Police bust a bathhouse in Calgary just before Christmas 2002, then another in Edmonton just a couple of months later.
It can’t get much clearer than that: the sex police are still very much with us. Consensual queer sex, along with other consensual erotic activity, remains criminalized. In a time of talk of lesbian and gay respectability, assimilation and same-sex marriage, Canada’s Criminal Code still allows police to arrest us for consensual queer sex. And they act on it.
There are deep roots for this on-going criminalization, some archaic and some more contemporary.
Christian history sees church law bound up with state law, resulting in prohibitions and taboos against non-reproductive forms of erotic activity. Sodomy originally referred to someone who engaged in any form of non-reproductive sex and was not specifically a same-gender offence. But in the latter 19th-century, as historian and philosopher Michel Foucault tells us, the emergence of sexual science and its classifications of “normal” and “pathological” sexualities turns the sodomite into a specific type of being with distinct gender and sexual characteristics.
New criminal legislation is passed in the late 19th- and early 20th-centuries to deal with what is viewed as new troubles and dangers emerging in urban centres. Some of this criminal legislation, and the sexual policing it mandated, specifies the homosexual as a distinct type of criminal.
True, the morally conservative and Christian-based social purity movement in Canada agitates for many of these new pieces of criminal legislation against prostitution (which they call “the social evil”) and against sex between men (labelled “gross indecency”). But some of these notions are imported from Great Britain.
The offence of gross indecency, which criminalizes all sex acts between men, is picked up from UK legislation inspired by a desire for social purity. Homosexual sex also more generally gets constructed as an “act of indecency.” Laws against prostitution, including laws against “common bawdy houses,” are broadened during these years.
In 1917, Canada’s bawdy house legislation, initially directed at prostitution, is expanded to include “acts of indecency” to make it easier to convict sex workers who work in massage parlours. But by the 1970s this allows the police to use the bawdy-house legislation against sex going on in gay bathhouses and bars.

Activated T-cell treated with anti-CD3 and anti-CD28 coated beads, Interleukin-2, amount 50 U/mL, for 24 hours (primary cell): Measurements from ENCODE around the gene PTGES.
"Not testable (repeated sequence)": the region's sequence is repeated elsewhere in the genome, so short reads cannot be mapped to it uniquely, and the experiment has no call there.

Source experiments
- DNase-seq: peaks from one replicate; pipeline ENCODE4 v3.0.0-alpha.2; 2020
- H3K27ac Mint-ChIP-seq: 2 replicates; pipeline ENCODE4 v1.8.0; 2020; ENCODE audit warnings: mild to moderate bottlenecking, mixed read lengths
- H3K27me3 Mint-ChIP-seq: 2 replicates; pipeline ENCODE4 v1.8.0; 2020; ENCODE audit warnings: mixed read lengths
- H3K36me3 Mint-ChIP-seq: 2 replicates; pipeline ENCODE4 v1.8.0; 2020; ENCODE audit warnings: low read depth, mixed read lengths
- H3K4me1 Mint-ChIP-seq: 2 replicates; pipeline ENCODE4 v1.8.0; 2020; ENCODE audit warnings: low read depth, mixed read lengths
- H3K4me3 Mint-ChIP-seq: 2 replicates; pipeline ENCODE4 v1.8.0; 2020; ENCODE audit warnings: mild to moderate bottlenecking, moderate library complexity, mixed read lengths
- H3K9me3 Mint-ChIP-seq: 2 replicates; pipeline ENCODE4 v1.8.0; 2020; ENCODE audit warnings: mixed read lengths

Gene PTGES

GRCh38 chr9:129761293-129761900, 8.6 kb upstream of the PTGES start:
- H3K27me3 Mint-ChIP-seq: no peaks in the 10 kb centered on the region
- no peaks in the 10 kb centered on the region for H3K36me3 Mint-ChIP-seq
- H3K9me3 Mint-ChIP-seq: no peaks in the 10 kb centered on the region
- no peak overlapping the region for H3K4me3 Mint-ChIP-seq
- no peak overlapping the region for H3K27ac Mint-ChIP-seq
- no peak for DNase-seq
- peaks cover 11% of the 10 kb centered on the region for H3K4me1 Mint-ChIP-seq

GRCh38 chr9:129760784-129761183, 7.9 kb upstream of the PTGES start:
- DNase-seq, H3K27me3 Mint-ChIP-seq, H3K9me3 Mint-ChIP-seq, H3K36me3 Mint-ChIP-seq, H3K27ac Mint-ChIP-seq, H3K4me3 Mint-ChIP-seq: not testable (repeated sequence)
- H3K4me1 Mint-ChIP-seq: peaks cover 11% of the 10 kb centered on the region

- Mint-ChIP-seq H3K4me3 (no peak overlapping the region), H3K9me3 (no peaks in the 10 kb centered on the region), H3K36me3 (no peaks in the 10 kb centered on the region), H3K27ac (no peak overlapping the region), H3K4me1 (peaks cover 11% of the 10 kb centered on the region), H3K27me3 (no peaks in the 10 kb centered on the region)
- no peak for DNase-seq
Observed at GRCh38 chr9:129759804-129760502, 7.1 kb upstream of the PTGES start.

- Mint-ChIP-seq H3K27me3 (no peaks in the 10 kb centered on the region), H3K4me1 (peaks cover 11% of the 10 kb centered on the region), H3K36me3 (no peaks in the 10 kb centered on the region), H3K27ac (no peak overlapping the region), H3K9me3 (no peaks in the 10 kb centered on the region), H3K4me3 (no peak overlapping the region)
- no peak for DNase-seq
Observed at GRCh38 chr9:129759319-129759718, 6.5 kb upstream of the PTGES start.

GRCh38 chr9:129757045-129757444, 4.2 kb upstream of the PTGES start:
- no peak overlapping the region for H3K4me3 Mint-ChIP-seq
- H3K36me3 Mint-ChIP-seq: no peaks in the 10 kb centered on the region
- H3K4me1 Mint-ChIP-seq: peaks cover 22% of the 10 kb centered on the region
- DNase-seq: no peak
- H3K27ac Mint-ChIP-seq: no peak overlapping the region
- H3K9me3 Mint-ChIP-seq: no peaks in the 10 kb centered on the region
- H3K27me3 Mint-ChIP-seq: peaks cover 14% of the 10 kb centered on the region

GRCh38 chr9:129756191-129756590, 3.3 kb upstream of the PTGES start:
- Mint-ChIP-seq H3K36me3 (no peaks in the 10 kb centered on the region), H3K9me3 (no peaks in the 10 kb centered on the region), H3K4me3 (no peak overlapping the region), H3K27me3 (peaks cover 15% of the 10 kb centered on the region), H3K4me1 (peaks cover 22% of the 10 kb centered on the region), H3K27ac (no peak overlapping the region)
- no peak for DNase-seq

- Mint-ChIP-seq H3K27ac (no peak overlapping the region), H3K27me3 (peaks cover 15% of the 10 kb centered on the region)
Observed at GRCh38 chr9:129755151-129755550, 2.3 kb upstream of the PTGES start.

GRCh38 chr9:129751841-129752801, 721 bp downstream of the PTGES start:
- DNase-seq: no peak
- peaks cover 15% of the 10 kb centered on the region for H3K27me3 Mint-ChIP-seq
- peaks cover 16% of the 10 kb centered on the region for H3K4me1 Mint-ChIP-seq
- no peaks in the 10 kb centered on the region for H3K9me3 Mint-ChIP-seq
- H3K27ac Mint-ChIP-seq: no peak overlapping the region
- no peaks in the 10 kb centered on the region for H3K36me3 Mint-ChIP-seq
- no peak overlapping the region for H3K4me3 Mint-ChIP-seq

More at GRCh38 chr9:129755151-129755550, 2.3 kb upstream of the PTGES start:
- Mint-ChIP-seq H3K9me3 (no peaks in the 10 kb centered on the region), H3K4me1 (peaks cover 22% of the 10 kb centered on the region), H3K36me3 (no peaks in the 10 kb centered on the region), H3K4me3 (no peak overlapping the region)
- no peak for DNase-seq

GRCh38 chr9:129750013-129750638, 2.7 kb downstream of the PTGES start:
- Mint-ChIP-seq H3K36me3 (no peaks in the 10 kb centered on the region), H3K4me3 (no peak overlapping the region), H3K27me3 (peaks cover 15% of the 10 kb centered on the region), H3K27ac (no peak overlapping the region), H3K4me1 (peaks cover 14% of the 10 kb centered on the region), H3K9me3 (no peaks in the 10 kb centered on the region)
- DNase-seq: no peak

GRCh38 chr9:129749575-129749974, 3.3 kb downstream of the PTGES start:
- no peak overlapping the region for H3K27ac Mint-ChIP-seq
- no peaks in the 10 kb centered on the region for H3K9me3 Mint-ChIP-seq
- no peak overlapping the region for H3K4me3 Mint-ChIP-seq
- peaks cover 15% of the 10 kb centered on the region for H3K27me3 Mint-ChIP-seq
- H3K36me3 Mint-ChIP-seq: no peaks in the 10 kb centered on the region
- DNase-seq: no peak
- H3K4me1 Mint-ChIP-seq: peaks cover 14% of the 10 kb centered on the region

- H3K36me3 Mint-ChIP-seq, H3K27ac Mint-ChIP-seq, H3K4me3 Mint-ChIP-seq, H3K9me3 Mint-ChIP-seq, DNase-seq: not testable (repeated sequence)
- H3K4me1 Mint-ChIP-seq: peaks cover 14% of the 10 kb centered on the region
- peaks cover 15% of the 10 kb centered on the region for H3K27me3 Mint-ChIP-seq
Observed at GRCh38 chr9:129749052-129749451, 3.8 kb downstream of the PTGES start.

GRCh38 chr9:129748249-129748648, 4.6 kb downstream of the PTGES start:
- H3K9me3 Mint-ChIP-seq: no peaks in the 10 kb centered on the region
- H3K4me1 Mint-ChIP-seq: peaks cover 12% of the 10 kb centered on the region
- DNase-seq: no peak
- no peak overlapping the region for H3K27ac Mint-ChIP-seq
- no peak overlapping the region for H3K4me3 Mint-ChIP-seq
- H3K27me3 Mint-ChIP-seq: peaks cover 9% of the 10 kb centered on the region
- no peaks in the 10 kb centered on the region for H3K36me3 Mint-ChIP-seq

Much of this sexual legislation has a morally conservative character to it, defending reproductive, married and heterosexual sex from perceived social and sexual threats. Moral conservatism is an approach that argues there is only one right sexuality – if not Christian based, then at least religiously based – and generally argues for a rather repressive approach to erotic activity outside marriage and heterosexuality.
Canada’s Criminal Code sections referring to sex-related offences are originally referred to as “offences against morality” until they are moved into a new section called “Sexual Offences” in the 1950s. (Nowadays the section is called “Sexual Offences, Public Morals And Disorderly Conduct,” retaining its judgmental attitude toward what is wrong and what is right.)
It is not until the 1950s in Canada that the offence of gross indecency is expanded to include lesbian sexual acts; prior to this the very possibility of lesbian sex tends to be denied in the law. This moralization of the sexual continues even after there is a shift away from overt moral conservatism towards a liberal policy of sexual regulation focussing on public/private and adult/youth distinctions in the 1960s.